BW: My shop is my tiny kingdom, and the room where I am happiest. It is the place that is mine in the world. It is insanely detailed – a product of 16 years of refinement. It’s funny; my personal appearance is sloppy – I always wear glue stained shirts and probably look like a bum. But my shop is immaculate. It is crammed with specialized tools and jigs. I try to maintain it in a way that is conducive to the highest standard of workmanship. I know that there are builders who can bring forth a masterpiece from the most cluttered, disorganized, chaotic mess of a workspace, but I treasure the serenity and ease of flow that comes with a well organized workshop. Over the years I have spent countless hours dovetailing the spaces for specific tasks into my little 700 square foot kingdom.
Being a builder in a specific location doesn’t seem to have much influence on my work. My shop is carefully climatized, so it could just as well be in Portland or Mojave. The majority of my orders come from my internet presence, and guitar exhibitions. If I had to rely entirely on the local population for my sales, I would be one skinny luthier.
FJ: Do you have a particular philosophy about wood?
BW: I want to stay out of its way. There is no decoration more beautiful than the grain of wood, and no shape more elegant than the curves of a well-proportioned instrument. I have built “fancy” guitars, but they always have filled me with remorse; “Why did I sully that beautiful ebony fingerboard with crass filigree?” Every time I get an idea for a decoration, I diminish it by half, and have found that to be a good starting point for the evolution of its diminution… growing smaller and smaller over a series of builds until it disappears entirely.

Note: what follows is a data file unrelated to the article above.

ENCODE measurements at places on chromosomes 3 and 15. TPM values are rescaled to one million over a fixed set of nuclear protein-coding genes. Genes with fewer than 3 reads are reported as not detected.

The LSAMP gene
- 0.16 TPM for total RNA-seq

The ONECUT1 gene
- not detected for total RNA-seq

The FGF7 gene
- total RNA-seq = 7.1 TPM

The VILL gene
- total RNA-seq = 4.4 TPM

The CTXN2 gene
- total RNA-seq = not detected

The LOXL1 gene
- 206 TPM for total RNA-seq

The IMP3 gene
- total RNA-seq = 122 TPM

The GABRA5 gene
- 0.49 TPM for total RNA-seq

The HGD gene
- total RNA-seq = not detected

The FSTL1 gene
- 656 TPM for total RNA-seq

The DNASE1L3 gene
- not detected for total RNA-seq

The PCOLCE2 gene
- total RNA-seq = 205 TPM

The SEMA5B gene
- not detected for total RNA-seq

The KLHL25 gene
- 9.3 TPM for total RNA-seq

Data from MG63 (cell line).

FJ: Are there upcoming projects that you are particularly excited about?
BW: I am going to build a guitar entirely out of local wood for the Local Wood Challenge (LWC) happening at this year’s Vancouver show. This is particularly challenging for someone from Reno, where most of the trees look like Charlie Brown’s christmas tree. I can’t very well build it out of sagebrush. It’s an interesting challenge, and it addresses the sad fact that the days of plentiful exotic hardwood are coming to a close. The radius of the area one might call “local” is unspecified, so I may be looking to Central California. At any rate, I think it’s a cool idea, and I am looking forward to participating.
FJ: You said of your guitars that “there’s no room for error.” How did you address the possibility of minor imperfections in something so precise and yet made by human hands, when you started out making guitars? How do you approach the question of perfection in your craft?
BW: This is a really good question. The standard of perfection expected from contemporary steel string builders is extremely high. I was attracted to this trade in part because I speak that language. That is, I actually find it pleasant and engaging to spend a lot of time on the accuracy of details that will most likely never be seen. However, I am quite aware that certain types of imperfection are very nice. The idea of a “makers mark” is not just a justification for imperfect work, but an allowance for the aesthetic that reveals a piece of work to be the product of human hands, and not a machine. The work of violin makers comes to mind. Tool marks are left; finishes are pleasantly uneven. But I don’t know how to do that. I don’t know where that line is, and as a result I want things to be as perfect as I can make them. This is not at all to make the absurd claim that my work is perfect, because it surely is not. But, being fundamentally unattainable, perfection as a goal is durable, and as long as I don’t grow jaded, I will always have something to work towards.